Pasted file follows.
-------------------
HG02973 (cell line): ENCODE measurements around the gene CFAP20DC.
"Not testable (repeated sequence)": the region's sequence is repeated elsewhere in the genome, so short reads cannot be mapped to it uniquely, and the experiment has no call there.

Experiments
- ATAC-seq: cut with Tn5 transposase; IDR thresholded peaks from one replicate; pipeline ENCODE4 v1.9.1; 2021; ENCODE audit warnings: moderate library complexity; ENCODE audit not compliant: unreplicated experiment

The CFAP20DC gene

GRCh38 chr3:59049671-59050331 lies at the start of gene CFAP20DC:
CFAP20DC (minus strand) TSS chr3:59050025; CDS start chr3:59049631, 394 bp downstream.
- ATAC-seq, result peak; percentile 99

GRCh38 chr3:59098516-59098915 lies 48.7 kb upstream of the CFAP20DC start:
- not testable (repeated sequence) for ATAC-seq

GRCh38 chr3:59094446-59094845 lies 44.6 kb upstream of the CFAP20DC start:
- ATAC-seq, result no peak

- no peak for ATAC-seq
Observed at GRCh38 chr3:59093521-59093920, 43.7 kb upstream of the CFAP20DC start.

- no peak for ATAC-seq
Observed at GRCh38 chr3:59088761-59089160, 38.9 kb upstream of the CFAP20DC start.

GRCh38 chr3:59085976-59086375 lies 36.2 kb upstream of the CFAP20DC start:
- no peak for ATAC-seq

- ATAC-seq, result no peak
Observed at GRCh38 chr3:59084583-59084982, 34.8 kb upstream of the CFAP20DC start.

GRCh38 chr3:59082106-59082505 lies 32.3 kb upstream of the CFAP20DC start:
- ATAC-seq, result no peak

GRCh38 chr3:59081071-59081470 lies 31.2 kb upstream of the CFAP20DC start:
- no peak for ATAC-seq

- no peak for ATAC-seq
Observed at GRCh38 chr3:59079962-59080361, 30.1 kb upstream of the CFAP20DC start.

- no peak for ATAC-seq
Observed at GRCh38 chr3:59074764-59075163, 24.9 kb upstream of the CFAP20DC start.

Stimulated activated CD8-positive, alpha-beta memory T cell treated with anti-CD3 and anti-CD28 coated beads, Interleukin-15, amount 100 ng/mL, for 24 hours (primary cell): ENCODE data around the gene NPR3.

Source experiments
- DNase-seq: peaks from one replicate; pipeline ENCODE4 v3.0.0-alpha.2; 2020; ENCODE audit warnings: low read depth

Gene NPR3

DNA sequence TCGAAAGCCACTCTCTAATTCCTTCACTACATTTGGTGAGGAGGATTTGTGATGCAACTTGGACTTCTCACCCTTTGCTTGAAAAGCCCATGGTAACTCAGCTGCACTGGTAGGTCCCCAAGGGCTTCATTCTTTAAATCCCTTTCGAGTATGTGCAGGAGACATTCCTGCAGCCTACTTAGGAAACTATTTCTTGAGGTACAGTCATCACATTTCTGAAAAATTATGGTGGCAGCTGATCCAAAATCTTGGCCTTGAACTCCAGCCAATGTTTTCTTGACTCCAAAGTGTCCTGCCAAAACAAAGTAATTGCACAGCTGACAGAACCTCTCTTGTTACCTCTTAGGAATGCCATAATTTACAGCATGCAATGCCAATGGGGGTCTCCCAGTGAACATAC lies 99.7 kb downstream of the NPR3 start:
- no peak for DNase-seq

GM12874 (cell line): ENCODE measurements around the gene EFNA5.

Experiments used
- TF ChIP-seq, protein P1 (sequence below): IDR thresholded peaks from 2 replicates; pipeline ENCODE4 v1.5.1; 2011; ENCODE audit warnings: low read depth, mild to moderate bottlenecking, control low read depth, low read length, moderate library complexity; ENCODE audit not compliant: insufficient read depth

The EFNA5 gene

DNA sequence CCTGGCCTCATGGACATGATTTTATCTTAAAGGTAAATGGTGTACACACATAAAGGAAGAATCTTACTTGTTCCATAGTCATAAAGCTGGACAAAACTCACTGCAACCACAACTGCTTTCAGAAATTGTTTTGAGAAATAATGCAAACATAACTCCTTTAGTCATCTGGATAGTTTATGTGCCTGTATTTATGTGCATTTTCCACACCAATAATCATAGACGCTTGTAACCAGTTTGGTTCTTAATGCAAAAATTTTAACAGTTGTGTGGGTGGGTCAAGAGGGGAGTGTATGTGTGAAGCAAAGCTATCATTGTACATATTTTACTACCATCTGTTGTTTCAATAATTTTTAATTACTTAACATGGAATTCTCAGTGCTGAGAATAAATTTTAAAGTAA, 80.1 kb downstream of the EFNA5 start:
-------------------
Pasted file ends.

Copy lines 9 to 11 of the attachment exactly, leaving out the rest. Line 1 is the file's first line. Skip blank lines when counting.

GRCh38 chr3:59098516-59098915 lies 48.7 kb upstream of the CFAP20DC start:
- not testable (repeated sequence) for ATAC-seq

GRCh38 chr3:59094446-59094845 lies 44.6 kb upstream of the CFAP20DC start: